The title of Chimp Cop tells you a lot about the show. Firstly, it’s silly. Secondly, it’s about a chimp who is a cop. Thirdly, it’s a cop movie parody. Keep these things in mind.
Chimp Cop is made up of Melbourne stand up comedians Timothy Clark, Adam Knox, Ben Vernel, with guest star Rosie Vernel. The hour long show is one long narrative, the story of Chimp Cop’s return to the police force after spending two years undercover. There’s a corporate robbery, a beautiful woman, and high tensions.
The immediate points of comparison are 90s action flicks like the Naked Gun, but Chimp Cop is aware of the older films that the later fare reference. There’s a strong Noir structure to the plot and the characters alongside the trope-tastic conflict.
The humour of Chimp Cop is referential, but not purely so. The references are couched in other jokes, so that they garner not just laughs of recognition but genuine surprise. There’s a lot of breaking of the fourth wall and great big helpings of self awareness, a strength that the show plays on. There are puns, there are guns, there are bananas.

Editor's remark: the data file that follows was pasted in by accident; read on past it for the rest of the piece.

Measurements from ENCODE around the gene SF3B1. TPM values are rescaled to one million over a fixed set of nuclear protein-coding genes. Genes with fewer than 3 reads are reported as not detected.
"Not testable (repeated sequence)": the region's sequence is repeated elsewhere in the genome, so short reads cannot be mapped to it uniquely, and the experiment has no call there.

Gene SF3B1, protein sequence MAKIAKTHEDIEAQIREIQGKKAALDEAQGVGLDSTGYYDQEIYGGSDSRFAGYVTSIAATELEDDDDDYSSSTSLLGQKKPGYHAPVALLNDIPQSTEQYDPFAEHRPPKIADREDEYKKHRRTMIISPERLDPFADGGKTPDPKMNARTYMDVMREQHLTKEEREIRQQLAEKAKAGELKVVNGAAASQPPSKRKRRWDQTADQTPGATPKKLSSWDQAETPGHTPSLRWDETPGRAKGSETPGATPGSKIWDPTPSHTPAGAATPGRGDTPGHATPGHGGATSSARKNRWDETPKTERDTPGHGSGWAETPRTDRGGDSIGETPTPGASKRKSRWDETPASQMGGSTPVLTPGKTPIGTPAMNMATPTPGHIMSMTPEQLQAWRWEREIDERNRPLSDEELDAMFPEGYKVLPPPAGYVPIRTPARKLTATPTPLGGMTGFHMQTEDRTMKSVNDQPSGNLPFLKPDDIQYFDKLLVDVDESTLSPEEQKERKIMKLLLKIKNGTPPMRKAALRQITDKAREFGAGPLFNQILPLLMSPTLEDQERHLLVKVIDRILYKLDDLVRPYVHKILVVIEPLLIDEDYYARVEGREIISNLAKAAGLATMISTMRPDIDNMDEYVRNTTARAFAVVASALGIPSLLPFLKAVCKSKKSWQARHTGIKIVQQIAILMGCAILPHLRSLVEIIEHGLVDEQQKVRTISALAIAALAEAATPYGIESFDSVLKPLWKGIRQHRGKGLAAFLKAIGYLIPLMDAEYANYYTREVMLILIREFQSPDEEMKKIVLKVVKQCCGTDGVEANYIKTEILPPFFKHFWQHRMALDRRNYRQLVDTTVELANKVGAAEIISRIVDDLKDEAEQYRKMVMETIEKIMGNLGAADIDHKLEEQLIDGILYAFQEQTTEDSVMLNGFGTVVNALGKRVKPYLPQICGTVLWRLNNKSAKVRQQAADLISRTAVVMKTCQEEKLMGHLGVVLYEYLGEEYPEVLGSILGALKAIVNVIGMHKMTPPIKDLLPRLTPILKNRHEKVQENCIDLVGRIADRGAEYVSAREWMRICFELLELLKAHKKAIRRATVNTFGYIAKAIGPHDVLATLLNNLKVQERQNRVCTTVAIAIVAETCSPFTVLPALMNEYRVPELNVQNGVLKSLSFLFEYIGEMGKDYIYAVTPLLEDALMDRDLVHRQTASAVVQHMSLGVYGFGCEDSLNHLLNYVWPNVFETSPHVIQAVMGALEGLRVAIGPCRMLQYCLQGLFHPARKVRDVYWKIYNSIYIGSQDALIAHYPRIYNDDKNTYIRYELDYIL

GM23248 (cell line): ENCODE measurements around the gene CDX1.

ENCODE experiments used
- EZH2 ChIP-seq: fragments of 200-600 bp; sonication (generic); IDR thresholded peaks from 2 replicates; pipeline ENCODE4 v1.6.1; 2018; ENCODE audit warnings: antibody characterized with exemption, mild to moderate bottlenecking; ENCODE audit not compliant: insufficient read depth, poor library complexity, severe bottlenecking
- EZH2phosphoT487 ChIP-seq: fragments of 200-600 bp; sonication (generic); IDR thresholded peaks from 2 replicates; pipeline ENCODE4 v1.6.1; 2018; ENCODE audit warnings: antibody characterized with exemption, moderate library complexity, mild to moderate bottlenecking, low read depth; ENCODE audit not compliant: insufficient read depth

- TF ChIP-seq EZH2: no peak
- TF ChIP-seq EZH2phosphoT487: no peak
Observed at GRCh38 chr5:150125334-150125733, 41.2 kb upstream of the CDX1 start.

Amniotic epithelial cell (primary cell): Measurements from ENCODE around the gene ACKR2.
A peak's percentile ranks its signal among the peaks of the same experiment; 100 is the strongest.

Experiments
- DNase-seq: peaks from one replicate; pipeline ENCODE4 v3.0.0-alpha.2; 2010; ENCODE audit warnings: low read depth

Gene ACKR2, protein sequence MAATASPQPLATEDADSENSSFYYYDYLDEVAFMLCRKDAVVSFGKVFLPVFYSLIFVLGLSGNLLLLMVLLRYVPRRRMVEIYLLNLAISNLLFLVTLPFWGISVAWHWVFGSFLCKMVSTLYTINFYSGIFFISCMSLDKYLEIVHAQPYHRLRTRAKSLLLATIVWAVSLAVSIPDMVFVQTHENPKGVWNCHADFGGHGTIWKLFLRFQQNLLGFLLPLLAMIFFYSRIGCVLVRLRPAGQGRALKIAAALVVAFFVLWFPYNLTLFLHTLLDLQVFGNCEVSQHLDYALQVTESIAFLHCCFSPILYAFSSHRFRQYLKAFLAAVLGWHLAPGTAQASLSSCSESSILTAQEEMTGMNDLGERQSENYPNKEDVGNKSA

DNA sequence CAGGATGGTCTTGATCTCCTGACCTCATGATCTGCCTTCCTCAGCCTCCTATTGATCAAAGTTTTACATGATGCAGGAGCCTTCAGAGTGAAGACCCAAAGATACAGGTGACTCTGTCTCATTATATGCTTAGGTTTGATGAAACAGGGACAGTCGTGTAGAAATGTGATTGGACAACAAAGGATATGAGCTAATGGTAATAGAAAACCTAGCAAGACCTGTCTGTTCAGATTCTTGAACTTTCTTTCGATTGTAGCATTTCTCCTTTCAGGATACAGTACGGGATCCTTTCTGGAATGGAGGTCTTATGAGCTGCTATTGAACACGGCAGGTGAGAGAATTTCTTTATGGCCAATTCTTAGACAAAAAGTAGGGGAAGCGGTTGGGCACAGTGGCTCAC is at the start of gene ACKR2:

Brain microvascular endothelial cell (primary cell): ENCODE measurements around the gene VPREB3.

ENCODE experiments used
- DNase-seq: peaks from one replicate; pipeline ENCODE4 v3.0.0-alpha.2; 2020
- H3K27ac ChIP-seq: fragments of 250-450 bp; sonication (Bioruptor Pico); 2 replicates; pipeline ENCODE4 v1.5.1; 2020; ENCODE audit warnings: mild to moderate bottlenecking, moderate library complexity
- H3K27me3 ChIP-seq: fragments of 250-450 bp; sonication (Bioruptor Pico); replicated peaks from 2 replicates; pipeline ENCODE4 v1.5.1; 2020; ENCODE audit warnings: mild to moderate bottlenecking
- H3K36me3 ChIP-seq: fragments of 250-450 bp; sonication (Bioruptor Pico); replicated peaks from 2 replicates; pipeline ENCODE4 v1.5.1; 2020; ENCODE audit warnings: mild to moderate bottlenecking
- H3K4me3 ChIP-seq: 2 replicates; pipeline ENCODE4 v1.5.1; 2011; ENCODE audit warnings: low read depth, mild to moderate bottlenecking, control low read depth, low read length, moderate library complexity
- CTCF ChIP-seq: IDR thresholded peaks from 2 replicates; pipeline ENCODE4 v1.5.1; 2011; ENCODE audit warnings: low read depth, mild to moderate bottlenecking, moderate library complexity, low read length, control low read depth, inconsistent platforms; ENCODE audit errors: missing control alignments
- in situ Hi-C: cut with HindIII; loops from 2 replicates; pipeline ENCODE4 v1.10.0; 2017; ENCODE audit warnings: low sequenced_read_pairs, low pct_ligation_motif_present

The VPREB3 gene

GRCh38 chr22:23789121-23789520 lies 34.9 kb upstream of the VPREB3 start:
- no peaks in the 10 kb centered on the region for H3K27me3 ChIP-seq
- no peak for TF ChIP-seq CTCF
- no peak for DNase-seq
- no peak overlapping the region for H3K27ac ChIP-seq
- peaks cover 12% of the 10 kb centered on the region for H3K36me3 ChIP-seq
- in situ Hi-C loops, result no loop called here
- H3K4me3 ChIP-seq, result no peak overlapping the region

Knox and Clark’s characters are particularly well written, and the pair deliver their lines with the appropriate snappiness and gravitas. Clark, as the titular character, is utterly comfortable onstage, when he flubs a line, he solves it with a wink and a shrug. Knox has a fantastic range of accents, all of which he manages to deliver despite his obvious ill health. None of the performers are afraid of their own physicality, and their movements complement their verbal gags. The Vernels hold up their end of the show by providing narrative straight men covered in one liners and physical comedy. Beneath their anarchic energy, Chimp Cop fit in some elegant gestures towards classic sketch comedy.
The audience are boisterous, intoxicated by the ridiculousness taking place onstage in front of them. Some may find loud laughter a little off putting, which is a pity because Chimp Cop inspires cackling.
Chimp Cop is on at the Imperial Hotel at 10:15pm until Saturday April 18th. Tickets cost between $12 and $18, and are available online or at the door.